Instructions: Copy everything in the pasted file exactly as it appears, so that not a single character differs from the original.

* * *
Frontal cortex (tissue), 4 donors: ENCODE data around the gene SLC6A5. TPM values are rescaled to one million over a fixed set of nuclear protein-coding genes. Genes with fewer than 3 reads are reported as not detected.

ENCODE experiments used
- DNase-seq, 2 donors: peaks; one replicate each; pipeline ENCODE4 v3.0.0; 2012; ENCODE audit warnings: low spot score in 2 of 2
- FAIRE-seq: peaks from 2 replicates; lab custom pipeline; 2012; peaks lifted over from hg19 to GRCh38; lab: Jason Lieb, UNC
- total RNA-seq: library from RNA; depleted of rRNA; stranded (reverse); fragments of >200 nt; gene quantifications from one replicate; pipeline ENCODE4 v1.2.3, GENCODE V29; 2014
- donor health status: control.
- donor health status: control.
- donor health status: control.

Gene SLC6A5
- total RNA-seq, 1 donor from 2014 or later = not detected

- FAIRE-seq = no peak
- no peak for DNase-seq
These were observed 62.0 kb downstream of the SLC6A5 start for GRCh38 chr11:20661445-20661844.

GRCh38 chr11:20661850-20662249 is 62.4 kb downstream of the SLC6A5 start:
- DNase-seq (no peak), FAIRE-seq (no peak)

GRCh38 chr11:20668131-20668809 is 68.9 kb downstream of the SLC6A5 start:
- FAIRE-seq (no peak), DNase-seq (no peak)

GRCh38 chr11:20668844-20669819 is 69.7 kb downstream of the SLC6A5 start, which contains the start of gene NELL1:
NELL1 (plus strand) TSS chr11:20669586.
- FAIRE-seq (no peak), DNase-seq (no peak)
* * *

Frontal cortex (tissue), 4 donors: ENCODE data around the gene SLC6A5. TPM values are rescaled to one million over a fixed set of nuclear protein-coding genes. Genes with fewer than 3 reads are reported as not detected.

ENCODE experiments used
- DNase-seq, 2 donors: peaks; one replicate each; pipeline ENCODE4 v3.0.0; 2012; ENCODE audit warnings: low spot score in 2 of 2
- FAIRE-seq: peaks from 2 replicates; lab custom pipeline; 2012; peaks lifted over from hg19 to GRCh38; lab: Jason Lieb, UNC
- total RNA-seq: library from RNA; depleted of rRNA; stranded (reverse); fragments of >200 nt; gene quantifications from one replicate; pipeline ENCODE4 v1.2.3, GENCODE V29; 2014
- donor health status: control.
- donor health status: control.
- donor health status: control.

Gene SLC6A5
- total RNA-seq, 1 donor from 2014 or later = not detected

- FAIRE-seq = no peak
- no peak for DNase-seq
These were observed 62.0 kb downstream of the SLC6A5 start for GRCh38 chr11:20661445-20661844.

GRCh38 chr11:20661850-20662249 is 62.4 kb downstream of the SLC6A5 start:
- DNase-seq (no peak), FAIRE-seq (no peak)

GRCh38 chr11:20668131-20668809 is 68.9 kb downstream of the SLC6A5 start:
- FAIRE-seq (no peak), DNase-seq (no peak)

GRCh38 chr11:20668844-20669819 is 69.7 kb downstream of the SLC6A5 start, which contains the start of gene NELL1:
NELL1 (plus strand) TSS chr11:20669586.
- FAIRE-seq (no peak), DNase-seq (no peak)